Motherhood in Quarantine

Motherhood in Quarantine

Even without the excuse of Mother's Day, I've been thinking a lot lately about that part of my identity.  I'm thinking about my pregnant friends and what it'll be like for them to give birth later this month.  I'm thinking about my friends raising kids alone.  I'm thinking about my mom friends who worked in restaurants and bars. I'm thinking about my mom, far away from me. I'm thinking about the million ways that all of us might be experiencing motherhood right now.  Fellow moms, I'd love to hear how you're doing. You can leave a comment below to share with everyone, or reach me at

Here's how I'm doing: 

4:45 am

I got a later start this morning than I’d hoped for. I’ve already wasted time fussing with a clump of splinters in my right hand, setting the water on the stove, watching a video of Brad Pitt playing Anthony Fauci on SNL. If I’m lucky I have two hours alone, but more likely our two-year-old will realize I’ve gotten out of bed, and in twenty minutes or so, I’ll hear her tiny feet on the steps.  “You there, Mama?” These days, darling?  Yes. I always am.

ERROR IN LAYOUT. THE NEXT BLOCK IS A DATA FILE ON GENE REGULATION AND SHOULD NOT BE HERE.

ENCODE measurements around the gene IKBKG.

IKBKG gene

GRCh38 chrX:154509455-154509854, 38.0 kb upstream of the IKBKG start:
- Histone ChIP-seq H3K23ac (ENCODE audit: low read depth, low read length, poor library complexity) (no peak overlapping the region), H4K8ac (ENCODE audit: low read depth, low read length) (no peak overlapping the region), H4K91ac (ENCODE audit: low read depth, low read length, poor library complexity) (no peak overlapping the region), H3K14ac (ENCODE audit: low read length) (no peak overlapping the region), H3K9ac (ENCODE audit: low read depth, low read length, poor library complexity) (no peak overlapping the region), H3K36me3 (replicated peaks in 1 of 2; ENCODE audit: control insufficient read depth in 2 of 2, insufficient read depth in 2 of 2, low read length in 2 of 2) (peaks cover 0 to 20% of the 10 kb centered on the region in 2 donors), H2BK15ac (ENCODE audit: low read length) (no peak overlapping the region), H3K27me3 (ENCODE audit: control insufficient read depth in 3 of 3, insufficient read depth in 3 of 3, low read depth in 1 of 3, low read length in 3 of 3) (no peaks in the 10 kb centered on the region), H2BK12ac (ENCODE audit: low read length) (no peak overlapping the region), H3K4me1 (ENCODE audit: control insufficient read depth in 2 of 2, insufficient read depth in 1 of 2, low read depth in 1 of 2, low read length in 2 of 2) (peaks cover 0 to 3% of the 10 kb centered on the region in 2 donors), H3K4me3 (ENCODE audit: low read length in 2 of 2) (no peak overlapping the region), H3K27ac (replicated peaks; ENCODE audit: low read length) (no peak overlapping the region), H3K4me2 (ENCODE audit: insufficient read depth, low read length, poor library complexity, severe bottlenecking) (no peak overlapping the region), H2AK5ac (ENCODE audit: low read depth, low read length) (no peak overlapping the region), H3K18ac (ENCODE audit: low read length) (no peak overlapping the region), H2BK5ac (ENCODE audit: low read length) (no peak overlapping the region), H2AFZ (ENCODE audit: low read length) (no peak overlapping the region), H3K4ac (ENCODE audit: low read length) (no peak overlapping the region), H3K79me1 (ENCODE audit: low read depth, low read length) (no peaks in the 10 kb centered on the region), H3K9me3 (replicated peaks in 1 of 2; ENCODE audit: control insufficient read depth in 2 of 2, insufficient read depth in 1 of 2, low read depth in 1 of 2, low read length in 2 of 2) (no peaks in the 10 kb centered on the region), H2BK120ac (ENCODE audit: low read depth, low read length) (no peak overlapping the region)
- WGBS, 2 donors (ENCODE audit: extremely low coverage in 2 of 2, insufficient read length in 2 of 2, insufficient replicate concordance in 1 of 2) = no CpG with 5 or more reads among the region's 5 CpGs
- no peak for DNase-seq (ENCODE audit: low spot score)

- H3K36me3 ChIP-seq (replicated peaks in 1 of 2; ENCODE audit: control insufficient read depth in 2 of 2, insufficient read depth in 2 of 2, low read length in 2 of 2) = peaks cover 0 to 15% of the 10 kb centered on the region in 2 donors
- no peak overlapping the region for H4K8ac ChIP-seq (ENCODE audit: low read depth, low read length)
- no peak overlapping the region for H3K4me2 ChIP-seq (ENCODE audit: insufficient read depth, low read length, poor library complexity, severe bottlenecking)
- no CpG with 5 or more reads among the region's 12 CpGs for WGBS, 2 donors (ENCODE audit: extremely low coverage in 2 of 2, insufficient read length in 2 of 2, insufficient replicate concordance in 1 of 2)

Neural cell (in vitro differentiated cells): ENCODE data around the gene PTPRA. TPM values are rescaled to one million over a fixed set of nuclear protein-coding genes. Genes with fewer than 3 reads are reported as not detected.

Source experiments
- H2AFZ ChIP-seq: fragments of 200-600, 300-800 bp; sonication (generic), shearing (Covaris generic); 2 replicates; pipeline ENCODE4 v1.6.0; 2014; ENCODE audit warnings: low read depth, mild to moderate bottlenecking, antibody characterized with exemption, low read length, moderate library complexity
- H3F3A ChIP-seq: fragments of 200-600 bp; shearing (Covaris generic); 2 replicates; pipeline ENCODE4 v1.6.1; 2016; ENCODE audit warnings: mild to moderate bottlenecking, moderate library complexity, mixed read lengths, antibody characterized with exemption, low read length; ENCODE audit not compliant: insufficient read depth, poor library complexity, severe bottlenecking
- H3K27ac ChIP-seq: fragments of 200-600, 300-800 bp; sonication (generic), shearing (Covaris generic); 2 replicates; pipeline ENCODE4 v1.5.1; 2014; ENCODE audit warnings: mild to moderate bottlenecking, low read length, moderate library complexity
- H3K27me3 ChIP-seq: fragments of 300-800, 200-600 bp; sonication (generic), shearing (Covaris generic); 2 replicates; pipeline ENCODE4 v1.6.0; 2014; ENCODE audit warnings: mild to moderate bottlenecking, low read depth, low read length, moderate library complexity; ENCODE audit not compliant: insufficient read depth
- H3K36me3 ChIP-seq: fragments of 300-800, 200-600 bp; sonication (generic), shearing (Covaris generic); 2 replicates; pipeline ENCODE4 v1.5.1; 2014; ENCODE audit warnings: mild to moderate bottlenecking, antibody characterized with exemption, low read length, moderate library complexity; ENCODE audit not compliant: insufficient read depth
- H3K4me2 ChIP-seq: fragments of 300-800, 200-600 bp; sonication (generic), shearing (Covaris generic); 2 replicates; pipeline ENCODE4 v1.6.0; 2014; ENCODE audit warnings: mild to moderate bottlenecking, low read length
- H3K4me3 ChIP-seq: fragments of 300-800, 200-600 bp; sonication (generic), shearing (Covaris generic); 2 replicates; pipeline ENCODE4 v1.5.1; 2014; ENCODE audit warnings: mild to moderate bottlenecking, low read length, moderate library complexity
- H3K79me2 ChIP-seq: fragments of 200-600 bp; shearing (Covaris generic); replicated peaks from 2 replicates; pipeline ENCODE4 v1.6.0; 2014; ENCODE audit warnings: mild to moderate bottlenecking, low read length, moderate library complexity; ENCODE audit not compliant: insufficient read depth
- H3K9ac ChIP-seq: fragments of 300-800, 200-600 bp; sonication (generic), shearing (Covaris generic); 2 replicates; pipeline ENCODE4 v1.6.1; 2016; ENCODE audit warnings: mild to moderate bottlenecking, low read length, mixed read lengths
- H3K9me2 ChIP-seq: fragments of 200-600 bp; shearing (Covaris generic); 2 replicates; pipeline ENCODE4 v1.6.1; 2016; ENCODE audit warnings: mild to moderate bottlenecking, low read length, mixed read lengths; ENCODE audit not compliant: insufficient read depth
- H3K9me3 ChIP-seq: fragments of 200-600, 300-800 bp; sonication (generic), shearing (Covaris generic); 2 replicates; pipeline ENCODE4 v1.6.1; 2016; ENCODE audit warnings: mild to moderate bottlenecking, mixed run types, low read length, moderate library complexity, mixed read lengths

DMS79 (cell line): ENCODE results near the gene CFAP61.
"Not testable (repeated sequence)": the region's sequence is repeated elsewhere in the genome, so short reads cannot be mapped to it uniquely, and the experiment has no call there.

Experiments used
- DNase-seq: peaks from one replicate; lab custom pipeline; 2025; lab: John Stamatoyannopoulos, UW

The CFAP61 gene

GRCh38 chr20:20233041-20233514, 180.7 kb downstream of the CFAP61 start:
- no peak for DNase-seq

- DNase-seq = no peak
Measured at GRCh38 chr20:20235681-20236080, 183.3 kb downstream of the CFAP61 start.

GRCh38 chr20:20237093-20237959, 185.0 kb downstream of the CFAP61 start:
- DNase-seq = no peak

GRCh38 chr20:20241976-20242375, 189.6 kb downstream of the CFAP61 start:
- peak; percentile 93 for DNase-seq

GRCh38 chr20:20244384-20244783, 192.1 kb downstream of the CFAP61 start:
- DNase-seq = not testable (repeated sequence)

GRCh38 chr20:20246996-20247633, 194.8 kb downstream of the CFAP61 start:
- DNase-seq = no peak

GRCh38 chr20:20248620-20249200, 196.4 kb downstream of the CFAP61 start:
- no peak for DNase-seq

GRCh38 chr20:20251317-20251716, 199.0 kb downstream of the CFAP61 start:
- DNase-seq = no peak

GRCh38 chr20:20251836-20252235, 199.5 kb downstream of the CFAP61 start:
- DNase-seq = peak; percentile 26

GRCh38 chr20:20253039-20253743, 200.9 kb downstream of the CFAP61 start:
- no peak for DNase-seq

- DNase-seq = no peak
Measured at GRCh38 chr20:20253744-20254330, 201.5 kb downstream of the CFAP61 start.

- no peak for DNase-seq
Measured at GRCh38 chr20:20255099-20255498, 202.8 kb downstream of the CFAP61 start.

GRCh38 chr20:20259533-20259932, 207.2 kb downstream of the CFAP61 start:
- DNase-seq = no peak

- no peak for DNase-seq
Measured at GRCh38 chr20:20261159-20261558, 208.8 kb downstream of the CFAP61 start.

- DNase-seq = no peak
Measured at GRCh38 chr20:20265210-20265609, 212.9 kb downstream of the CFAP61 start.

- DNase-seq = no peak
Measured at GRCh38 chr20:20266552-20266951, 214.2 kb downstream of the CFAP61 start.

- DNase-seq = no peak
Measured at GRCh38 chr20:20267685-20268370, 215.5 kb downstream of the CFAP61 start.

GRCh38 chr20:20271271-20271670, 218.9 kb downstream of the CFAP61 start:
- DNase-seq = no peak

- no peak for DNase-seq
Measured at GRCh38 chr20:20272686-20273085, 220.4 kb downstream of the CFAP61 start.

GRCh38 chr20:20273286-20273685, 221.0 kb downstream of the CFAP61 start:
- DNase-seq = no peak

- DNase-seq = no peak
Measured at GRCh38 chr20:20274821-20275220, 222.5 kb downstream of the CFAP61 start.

5:10 am   

During quarantine, I fantasize about being alone. Taking a bath alone.  Reading the newspaper alone. Eating lunch at my desk alone. It’s 5:12 am and already I’m mourning this fleeting moment of silence. A lot impacts how each of us is experiencing this pandemic. Here’s what it looks like for us:

For 8 weeks, my husband, our daughters Lucia (2) and Vita (4), and I have been quarantining in a little house in the woods owned by friends who live in Charleston.  A path leads down the hill to the Hungry River.  There’s satellite Internet—enough bandwidth for Alex and I to be living in our email and GSuite, but not enough, really, to stream movies online.  There’s a DVD player, though, and 1 DVD—Frozen 2.  Vita’s made a convincing case for being allowed to watch it twice a day, so long as she plays it in Spanish. “I’m learning, Mama!” Sure, sweetie. Whatever you want.